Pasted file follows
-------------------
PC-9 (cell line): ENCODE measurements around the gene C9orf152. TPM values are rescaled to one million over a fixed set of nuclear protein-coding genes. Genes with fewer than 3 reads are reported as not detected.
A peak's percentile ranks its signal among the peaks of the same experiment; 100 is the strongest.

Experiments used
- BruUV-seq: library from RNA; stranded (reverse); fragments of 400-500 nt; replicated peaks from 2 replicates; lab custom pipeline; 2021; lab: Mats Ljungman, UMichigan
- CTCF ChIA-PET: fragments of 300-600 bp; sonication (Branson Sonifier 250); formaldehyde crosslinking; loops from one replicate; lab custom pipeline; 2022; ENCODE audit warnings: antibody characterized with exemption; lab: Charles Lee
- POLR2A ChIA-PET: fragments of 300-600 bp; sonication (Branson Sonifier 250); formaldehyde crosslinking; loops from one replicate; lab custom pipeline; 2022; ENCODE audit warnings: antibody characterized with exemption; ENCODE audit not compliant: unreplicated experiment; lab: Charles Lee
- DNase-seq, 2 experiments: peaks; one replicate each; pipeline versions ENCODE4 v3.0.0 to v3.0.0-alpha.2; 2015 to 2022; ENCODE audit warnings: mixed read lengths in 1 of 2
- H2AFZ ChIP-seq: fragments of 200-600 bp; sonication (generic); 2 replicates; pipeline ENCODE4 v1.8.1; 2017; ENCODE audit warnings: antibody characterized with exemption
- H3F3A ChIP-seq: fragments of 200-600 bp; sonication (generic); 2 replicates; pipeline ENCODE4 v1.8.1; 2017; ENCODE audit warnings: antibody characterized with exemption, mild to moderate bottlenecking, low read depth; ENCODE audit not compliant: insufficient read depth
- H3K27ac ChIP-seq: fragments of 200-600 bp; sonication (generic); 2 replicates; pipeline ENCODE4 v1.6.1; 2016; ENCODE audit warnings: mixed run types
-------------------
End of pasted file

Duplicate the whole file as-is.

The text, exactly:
PC-9 (cell line): ENCODE measurements around the gene C9orf152. TPM values are rescaled to one million over a fixed set of nuclear protein-coding genes. Genes with fewer than 3 reads are reported as not detected.
A peak's percentile ranks its signal among the peaks of the same experiment; 100 is the strongest.

Experiments used
- BruUV-seq: library from RNA; stranded (reverse); fragments of 400-500 nt; replicated peaks from 2 replicates; lab custom pipeline; 2021; lab: Mats Ljungman, UMichigan
- CTCF ChIA-PET: fragments of 300-600 bp; sonication (Branson Sonifier 250); formaldehyde crosslinking; loops from one replicate; lab custom pipeline; 2022; ENCODE audit warnings: antibody characterized with exemption; lab: Charles Lee
- POLR2A ChIA-PET: fragments of 300-600 bp; sonication (Branson Sonifier 250); formaldehyde crosslinking; loops from one replicate; lab custom pipeline; 2022; ENCODE audit warnings: antibody characterized with exemption; ENCODE audit not compliant: unreplicated experiment; lab: Charles Lee
- DNase-seq, 2 experiments: peaks; one replicate each; pipeline versions ENCODE4 v3.0.0 to v3.0.0-alpha.2; 2015 to 2022; ENCODE audit warnings: mixed read lengths in 1 of 2
- H2AFZ ChIP-seq: fragments of 200-600 bp; sonication (generic); 2 replicates; pipeline ENCODE4 v1.8.1; 2017; ENCODE audit warnings: antibody characterized with exemption
- H3F3A ChIP-seq: fragments of 200-600 bp; sonication (generic); 2 replicates; pipeline ENCODE4 v1.8.1; 2017; ENCODE audit warnings: antibody characterized with exemption, mild to moderate bottlenecking, low read depth; ENCODE audit not compliant: insufficient read depth
- H3K27ac ChIP-seq: fragments of 200-600 bp; sonication (generic); 2 replicates; pipeline ENCODE4 v1.6.1; 2016; ENCODE audit warnings: mixed run types